Friday, August 24, 2007

More hominid remains have been found that seem to push the ape-human split back even further. As Yohannes Haile-Selassie says:

The most startling implication of the find, the scientists agree, is that our human progenitors diverged from today's great apes -- including gorillas, orangutans and chimpanzees -- several million years earlier than widely accepted research based on molecular genetics had previously asserted.

Another interesting point the article notes:

"We know nothing about how the human line actually emerged from apes," the authors of the paper noted.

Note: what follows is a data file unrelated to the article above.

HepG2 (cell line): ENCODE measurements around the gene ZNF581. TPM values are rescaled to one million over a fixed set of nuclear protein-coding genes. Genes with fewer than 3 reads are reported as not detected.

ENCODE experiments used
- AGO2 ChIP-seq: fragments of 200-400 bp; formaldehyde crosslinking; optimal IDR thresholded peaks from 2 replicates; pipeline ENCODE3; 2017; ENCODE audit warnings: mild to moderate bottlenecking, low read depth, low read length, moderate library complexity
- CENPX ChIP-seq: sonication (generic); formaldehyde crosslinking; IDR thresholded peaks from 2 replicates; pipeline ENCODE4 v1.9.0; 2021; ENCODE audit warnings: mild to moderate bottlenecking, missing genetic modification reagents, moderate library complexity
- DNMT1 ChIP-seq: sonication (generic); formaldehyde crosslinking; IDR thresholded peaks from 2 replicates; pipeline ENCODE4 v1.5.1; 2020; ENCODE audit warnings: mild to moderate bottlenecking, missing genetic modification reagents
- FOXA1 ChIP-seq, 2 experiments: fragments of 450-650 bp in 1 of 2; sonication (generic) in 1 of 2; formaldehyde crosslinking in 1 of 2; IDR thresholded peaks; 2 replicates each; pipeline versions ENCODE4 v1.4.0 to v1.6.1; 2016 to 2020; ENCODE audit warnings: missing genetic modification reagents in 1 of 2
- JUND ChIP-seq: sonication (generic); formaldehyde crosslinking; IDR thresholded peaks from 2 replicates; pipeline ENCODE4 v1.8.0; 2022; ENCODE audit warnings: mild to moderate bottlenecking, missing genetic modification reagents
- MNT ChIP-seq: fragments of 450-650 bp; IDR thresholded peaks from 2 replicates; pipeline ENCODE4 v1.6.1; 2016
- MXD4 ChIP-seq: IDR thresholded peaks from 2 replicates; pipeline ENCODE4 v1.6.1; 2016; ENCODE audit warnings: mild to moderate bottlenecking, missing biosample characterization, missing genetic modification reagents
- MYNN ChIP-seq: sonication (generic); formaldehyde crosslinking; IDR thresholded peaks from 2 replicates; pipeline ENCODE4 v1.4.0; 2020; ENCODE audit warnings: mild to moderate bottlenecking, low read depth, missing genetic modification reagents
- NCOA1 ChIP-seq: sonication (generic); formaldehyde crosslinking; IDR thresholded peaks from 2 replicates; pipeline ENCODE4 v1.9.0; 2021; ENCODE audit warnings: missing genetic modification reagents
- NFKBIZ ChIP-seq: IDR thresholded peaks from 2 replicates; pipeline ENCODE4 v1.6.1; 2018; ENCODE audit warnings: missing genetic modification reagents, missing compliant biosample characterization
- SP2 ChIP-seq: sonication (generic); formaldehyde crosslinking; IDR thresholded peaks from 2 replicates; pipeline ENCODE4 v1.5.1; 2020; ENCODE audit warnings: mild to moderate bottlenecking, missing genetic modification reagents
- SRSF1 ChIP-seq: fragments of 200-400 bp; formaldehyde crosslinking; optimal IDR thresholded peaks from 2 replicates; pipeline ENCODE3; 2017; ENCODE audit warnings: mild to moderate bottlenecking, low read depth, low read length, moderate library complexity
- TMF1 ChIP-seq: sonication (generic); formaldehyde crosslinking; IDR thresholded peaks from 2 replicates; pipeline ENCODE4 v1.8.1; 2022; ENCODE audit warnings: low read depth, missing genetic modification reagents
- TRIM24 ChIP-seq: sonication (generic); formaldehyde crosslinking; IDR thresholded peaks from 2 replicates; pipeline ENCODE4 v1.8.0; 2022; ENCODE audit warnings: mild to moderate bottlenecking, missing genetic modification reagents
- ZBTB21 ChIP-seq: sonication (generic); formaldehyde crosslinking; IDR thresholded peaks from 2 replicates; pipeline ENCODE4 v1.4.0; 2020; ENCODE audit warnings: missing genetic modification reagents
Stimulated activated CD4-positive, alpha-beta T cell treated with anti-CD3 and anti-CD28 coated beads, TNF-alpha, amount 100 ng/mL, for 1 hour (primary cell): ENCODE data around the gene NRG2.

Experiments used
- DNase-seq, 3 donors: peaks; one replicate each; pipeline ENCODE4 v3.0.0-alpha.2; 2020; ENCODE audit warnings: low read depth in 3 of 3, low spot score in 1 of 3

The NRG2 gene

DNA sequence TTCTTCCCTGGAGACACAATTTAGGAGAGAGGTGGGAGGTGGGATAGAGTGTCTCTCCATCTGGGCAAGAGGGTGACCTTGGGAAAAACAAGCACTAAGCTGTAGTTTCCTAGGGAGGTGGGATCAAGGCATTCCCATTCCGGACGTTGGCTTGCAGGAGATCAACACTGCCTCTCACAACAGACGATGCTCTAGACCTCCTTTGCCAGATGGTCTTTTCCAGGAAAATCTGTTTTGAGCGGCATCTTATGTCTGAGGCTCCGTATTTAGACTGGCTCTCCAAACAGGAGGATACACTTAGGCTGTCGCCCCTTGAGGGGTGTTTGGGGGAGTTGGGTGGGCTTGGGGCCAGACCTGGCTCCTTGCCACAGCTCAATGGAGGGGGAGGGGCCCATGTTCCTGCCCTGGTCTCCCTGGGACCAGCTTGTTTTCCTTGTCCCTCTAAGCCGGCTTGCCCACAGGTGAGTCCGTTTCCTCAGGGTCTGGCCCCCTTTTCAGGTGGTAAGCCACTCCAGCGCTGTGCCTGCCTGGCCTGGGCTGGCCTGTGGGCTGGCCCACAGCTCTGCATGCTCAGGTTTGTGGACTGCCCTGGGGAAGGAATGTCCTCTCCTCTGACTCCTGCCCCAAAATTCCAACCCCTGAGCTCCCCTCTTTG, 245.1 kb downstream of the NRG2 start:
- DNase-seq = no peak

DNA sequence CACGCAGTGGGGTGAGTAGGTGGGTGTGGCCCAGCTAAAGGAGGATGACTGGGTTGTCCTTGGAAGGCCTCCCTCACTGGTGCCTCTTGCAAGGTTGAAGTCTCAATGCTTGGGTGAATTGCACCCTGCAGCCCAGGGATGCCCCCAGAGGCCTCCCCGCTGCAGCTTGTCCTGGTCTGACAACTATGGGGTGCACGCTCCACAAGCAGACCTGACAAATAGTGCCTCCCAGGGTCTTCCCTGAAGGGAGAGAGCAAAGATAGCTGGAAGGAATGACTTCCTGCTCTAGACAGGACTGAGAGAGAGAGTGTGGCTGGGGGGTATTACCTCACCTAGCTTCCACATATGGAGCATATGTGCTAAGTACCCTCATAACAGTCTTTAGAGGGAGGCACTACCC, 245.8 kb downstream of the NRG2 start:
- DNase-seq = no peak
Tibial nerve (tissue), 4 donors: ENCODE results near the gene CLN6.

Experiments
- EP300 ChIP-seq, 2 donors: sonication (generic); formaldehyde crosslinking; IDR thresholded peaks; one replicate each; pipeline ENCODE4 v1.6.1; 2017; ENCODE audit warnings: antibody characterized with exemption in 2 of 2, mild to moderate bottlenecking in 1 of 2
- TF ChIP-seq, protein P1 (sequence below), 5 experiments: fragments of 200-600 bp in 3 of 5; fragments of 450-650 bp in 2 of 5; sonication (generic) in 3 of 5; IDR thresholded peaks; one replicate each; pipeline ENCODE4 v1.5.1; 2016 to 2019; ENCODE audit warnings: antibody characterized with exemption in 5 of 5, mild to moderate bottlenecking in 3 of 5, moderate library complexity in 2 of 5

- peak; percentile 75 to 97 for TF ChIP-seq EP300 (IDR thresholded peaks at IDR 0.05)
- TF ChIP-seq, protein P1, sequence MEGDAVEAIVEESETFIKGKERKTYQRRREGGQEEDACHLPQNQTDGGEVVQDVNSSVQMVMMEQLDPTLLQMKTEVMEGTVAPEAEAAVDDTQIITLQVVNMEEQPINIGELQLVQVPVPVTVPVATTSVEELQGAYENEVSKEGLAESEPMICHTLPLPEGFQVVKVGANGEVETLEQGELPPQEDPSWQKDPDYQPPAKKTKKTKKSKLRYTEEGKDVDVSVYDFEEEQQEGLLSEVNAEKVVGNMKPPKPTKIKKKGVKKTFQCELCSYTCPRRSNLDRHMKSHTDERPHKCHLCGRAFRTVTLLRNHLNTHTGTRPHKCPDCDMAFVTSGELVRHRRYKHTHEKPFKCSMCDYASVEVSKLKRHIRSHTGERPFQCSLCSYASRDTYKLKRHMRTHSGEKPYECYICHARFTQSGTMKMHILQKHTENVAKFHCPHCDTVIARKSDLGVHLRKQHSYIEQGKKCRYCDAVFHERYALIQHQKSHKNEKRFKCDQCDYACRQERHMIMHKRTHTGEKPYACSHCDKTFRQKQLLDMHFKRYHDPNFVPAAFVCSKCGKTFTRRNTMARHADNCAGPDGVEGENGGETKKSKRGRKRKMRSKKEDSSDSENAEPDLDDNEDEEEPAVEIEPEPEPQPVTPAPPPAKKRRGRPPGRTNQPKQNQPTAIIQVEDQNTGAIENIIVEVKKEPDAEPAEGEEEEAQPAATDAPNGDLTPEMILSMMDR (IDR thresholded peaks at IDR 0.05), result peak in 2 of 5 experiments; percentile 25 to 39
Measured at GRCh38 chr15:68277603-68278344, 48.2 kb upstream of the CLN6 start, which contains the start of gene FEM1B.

But the new fossils, dubbed Chororapithecus abyssinicus by the team of Japanese and Ethiopian paleoanthropologists who found them, place the early ancestors of the modern day gorilla 10 to 10.5 million years in the past, suggesting that the human-ape split occurred before that.

That's one of the things I love about this field. Nothing is ever set in stone.

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